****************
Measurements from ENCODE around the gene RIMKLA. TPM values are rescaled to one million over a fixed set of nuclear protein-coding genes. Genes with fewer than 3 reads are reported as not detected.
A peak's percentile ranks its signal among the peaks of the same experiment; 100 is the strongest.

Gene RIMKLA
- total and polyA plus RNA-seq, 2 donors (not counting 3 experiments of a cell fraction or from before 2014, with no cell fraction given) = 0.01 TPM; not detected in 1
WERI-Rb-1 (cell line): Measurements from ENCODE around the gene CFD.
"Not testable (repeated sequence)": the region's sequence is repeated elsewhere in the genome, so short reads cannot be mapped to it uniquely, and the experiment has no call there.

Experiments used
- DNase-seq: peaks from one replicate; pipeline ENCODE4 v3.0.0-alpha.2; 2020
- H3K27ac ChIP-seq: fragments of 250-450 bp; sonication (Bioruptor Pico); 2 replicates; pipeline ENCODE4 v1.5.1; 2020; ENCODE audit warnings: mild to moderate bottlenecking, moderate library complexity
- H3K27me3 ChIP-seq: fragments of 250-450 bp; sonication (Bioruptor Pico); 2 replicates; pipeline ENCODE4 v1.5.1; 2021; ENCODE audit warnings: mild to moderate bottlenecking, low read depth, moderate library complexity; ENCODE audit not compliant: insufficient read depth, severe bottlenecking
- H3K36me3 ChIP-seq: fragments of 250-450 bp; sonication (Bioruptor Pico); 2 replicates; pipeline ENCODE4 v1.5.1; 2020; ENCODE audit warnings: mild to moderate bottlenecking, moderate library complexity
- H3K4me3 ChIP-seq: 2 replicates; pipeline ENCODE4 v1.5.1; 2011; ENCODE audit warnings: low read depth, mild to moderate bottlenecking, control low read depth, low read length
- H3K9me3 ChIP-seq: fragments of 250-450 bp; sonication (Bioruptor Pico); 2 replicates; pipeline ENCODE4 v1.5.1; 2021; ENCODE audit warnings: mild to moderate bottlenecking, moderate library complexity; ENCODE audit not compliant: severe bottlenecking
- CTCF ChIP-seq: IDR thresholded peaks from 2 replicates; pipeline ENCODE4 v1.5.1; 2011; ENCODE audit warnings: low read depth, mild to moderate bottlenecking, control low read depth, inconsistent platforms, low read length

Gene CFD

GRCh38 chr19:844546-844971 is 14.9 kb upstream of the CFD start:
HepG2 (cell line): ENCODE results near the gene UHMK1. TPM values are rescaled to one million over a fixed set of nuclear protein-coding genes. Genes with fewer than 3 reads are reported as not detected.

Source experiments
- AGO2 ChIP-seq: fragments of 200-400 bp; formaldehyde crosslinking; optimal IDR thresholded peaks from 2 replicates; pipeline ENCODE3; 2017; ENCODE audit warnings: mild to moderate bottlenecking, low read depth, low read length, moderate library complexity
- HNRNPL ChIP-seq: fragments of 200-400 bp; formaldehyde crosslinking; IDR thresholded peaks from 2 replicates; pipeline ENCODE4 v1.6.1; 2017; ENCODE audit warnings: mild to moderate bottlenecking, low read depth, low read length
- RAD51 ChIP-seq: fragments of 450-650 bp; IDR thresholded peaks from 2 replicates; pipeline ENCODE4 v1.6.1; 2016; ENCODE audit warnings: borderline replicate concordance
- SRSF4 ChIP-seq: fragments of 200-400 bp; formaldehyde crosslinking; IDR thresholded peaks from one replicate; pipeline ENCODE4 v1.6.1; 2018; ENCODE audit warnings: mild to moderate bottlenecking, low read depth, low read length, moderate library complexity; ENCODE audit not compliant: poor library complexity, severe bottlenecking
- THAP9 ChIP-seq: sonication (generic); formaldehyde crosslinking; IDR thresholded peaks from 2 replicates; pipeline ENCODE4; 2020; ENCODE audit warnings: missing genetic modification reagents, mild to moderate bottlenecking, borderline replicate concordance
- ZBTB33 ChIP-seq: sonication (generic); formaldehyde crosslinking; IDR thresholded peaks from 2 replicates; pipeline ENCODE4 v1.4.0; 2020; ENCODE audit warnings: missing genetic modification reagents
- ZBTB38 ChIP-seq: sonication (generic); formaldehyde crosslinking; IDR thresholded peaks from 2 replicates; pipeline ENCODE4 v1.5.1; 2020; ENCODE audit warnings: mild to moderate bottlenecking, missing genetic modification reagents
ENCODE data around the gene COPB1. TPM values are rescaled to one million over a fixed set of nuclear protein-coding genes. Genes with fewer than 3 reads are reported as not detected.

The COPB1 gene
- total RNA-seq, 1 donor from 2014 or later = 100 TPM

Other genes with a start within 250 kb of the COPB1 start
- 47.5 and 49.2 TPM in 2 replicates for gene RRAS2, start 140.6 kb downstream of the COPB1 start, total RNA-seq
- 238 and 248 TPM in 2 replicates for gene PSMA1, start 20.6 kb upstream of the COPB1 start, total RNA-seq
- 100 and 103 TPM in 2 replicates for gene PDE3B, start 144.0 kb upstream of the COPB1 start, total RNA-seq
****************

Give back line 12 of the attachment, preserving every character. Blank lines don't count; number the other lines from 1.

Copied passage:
- H3K4me3 ChIP-seq: 2 replicates; pipeline ENCODE4 v1.5.1; 2011; ENCODE audit warnings: low read depth, mild to moderate bottlenecking, control low read depth, low read length